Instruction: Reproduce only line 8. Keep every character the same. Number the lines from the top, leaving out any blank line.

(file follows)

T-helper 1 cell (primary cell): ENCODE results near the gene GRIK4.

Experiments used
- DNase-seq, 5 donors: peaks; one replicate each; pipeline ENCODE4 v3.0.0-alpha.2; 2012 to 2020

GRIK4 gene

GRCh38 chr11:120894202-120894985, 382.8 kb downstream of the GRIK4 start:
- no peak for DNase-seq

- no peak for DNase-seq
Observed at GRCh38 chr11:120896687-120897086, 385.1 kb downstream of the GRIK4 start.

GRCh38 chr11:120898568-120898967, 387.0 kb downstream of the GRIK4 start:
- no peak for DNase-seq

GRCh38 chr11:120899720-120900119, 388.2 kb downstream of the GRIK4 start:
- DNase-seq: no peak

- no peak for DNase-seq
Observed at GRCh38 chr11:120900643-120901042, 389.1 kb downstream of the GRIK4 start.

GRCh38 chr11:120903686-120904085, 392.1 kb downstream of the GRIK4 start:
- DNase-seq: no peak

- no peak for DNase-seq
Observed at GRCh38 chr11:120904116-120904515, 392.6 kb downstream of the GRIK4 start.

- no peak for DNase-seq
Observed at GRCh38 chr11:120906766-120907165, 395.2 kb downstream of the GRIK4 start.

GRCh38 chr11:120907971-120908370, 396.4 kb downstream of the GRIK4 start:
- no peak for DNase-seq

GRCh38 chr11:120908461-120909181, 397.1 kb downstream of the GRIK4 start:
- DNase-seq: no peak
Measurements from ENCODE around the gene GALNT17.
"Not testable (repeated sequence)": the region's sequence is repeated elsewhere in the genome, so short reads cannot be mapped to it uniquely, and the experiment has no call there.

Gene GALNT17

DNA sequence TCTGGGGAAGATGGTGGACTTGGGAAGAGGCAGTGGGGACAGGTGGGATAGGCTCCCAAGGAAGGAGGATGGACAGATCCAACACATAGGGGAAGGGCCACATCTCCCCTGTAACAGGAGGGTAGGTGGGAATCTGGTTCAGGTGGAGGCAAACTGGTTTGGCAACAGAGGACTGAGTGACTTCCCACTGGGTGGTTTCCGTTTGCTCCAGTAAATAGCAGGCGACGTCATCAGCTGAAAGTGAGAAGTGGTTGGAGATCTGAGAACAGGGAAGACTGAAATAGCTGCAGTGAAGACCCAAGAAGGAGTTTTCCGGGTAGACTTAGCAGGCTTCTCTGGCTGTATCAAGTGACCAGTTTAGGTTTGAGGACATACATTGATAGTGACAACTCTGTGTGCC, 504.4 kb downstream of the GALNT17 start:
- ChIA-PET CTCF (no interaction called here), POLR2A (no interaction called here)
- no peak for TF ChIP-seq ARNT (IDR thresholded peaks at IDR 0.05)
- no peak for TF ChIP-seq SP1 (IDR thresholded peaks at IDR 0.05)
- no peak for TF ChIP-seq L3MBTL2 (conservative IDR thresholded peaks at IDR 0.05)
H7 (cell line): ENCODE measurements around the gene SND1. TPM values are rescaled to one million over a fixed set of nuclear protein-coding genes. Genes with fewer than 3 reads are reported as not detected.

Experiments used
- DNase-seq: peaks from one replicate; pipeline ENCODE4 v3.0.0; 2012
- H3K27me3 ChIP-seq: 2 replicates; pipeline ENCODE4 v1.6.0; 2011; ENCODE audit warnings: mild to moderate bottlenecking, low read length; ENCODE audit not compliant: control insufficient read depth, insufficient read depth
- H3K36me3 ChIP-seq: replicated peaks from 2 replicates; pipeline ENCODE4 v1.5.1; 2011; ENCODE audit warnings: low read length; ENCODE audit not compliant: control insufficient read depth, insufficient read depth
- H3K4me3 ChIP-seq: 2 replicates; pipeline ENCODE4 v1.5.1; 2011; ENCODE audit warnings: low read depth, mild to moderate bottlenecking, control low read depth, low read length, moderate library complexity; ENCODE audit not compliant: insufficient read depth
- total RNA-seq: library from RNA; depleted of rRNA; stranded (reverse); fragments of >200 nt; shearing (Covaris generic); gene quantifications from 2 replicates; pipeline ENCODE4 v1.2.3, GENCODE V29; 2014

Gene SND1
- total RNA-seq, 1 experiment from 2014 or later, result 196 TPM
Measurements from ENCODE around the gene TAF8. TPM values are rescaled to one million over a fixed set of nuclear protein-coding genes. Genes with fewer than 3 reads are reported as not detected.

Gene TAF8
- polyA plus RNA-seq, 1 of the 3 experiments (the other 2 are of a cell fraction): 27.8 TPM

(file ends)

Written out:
Observed at GRCh38 chr11:120896687-120897086, 385.1 kb downstream of the GRIK4 start.